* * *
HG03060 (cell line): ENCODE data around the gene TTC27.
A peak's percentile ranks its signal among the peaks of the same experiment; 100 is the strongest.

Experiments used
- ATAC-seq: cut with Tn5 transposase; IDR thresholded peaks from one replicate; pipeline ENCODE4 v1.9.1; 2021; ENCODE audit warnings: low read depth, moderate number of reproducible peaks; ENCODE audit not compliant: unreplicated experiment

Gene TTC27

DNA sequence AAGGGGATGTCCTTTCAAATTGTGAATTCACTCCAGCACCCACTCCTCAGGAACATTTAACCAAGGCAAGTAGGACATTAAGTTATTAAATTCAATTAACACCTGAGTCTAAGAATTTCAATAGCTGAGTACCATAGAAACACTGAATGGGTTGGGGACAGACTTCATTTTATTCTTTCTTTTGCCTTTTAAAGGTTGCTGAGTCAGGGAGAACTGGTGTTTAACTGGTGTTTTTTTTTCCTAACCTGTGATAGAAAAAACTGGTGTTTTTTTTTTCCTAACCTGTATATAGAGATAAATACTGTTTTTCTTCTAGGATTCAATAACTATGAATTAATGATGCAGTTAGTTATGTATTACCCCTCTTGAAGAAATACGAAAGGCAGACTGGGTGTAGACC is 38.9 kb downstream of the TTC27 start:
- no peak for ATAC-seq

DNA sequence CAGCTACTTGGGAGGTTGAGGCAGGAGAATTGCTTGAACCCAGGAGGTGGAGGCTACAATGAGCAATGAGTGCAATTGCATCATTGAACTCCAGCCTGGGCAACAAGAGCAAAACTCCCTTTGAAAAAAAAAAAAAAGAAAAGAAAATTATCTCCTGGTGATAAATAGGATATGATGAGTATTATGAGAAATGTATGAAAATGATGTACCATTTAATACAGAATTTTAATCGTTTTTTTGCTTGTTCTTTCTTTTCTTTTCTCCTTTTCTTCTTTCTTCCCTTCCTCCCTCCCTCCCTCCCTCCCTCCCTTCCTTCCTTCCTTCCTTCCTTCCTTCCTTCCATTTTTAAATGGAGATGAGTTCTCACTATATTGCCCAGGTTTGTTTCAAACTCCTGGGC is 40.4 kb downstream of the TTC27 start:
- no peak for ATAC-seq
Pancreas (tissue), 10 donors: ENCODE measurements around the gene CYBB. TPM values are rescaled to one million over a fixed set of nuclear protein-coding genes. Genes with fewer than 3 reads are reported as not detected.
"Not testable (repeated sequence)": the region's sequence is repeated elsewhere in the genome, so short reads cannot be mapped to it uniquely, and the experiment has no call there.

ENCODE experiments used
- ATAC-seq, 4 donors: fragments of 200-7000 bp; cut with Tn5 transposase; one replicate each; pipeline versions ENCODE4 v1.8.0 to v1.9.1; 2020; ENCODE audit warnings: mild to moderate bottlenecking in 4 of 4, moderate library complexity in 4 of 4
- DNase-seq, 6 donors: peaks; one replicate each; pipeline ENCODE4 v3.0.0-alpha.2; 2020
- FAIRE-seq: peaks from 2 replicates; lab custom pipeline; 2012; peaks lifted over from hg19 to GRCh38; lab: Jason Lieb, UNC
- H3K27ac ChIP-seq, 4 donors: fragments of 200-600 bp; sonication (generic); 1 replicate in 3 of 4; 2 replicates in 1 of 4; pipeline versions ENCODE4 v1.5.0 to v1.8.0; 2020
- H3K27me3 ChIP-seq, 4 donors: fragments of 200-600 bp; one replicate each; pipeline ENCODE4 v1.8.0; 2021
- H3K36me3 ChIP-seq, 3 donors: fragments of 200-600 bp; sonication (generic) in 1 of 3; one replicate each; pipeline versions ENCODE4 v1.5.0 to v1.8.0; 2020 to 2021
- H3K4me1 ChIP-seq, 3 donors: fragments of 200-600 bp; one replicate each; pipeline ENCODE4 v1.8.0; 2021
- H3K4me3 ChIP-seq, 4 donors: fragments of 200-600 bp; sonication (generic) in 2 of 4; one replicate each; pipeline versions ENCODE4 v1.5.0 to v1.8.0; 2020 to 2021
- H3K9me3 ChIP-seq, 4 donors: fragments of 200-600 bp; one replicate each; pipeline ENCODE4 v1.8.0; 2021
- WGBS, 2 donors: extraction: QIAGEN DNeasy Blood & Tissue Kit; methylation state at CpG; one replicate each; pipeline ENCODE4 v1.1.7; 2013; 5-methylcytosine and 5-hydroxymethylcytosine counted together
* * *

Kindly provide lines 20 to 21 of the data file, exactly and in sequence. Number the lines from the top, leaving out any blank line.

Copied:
- H3K4me3 ChIP-seq, 4 donors: fragments of 200-600 bp; sonication (generic) in 2 of 4; one replicate each; pipeline versions ENCODE4 v1.5.0 to v1.8.0; 2020 to 2021
- H3K9me3 ChIP-seq, 4 donors: fragments of 200-600 bp; one replicate each; pipeline ENCODE4 v1.8.0; 2021